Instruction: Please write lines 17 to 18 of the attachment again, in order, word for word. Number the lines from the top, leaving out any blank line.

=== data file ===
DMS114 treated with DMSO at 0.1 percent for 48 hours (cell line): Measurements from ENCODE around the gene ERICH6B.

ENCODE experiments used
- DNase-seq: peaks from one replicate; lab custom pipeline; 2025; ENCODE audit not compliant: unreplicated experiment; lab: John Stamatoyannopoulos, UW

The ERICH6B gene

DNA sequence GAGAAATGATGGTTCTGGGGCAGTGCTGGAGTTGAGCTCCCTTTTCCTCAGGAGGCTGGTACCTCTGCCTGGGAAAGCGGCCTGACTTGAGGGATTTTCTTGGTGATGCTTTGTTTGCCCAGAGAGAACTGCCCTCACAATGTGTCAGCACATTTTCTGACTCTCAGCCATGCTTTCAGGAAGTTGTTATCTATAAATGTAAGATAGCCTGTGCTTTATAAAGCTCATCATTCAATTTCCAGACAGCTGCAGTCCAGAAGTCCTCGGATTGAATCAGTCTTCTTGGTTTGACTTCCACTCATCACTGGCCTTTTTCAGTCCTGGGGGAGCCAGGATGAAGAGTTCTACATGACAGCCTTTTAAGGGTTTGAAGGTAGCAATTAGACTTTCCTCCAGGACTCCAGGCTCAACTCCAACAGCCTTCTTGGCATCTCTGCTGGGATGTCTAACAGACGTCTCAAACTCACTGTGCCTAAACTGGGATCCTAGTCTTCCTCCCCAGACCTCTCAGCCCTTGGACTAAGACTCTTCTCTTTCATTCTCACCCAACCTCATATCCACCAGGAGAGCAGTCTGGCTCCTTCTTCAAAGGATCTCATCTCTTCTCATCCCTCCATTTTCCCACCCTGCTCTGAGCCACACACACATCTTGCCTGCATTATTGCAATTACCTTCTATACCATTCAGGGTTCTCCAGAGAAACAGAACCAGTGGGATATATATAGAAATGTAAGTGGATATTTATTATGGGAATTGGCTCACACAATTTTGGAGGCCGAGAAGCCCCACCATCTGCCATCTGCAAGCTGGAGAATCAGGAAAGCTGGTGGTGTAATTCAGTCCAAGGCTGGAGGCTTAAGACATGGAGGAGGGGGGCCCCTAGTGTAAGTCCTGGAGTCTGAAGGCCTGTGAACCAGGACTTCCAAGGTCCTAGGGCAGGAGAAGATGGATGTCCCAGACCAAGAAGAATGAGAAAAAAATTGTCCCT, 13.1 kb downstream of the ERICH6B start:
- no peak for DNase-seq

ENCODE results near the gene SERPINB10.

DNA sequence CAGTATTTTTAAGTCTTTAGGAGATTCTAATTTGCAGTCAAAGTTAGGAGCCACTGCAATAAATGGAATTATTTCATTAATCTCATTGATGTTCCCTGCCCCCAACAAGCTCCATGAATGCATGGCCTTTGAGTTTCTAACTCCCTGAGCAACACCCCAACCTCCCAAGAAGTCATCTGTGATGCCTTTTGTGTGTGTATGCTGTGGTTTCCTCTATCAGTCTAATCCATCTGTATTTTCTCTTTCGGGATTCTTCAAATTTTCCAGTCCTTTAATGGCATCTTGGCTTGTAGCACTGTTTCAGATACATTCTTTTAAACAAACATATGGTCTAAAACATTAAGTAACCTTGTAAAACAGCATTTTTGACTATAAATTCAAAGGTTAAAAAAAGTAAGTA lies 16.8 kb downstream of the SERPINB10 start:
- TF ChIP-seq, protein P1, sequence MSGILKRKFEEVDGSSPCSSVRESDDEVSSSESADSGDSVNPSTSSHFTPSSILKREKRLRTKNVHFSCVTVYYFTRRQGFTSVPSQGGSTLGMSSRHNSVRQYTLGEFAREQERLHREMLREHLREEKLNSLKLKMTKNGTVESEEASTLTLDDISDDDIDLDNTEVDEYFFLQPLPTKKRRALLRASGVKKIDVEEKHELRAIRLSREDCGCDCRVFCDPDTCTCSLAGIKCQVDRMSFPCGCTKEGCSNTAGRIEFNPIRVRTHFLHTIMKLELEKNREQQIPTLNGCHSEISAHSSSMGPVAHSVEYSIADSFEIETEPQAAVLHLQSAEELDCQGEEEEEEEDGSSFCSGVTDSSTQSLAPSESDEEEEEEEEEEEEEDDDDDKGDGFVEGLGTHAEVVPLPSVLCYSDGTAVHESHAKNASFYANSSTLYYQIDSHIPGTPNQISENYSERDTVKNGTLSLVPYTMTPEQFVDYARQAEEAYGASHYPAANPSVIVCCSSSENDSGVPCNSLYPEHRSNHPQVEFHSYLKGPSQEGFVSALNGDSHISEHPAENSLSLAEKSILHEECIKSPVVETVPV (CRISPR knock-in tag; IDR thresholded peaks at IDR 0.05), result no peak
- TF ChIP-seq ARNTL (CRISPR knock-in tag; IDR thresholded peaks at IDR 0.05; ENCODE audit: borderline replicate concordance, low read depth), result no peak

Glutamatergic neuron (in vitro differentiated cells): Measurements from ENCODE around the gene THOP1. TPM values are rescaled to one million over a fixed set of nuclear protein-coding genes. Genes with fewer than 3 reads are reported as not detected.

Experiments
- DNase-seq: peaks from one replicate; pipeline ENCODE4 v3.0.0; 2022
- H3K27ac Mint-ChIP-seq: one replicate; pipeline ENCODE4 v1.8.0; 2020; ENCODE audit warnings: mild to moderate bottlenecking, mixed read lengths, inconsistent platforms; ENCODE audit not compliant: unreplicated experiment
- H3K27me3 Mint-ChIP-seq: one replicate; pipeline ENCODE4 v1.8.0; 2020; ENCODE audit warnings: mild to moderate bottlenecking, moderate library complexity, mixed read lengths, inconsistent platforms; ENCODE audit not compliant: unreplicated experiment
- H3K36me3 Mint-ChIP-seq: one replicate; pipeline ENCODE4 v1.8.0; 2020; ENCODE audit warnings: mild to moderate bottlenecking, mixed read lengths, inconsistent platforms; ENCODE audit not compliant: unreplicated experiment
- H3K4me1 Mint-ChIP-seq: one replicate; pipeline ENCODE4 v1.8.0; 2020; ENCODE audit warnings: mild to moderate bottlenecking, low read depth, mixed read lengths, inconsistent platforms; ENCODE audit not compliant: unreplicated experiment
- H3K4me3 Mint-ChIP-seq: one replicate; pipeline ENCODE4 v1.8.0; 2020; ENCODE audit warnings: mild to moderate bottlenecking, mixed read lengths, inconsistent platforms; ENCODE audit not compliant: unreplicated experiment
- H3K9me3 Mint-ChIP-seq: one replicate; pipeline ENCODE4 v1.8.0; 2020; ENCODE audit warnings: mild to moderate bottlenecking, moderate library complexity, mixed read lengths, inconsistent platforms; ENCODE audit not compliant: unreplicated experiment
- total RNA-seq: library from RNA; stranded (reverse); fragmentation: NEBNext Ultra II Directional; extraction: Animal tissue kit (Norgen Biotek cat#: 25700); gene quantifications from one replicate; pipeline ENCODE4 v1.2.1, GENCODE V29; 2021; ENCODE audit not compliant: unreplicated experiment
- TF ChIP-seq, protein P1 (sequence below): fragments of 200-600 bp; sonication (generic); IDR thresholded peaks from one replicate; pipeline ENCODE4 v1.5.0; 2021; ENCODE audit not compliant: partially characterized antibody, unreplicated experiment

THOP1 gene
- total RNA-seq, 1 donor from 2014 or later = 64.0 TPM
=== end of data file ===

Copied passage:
- H3K4me1 Mint-ChIP-seq: one replicate; pipeline ENCODE4 v1.8.0; 2020; ENCODE audit warnings: mild to moderate bottlenecking, low read depth, mixed read lengths, inconsistent platforms; ENCODE audit not compliant: unreplicated experiment
- H3K4me3 Mint-ChIP-seq: one replicate; pipeline ENCODE4 v1.8.0; 2020; ENCODE audit warnings: mild to moderate bottlenecking, mixed read lengths, inconsistent platforms; ENCODE audit not compliant: unreplicated experiment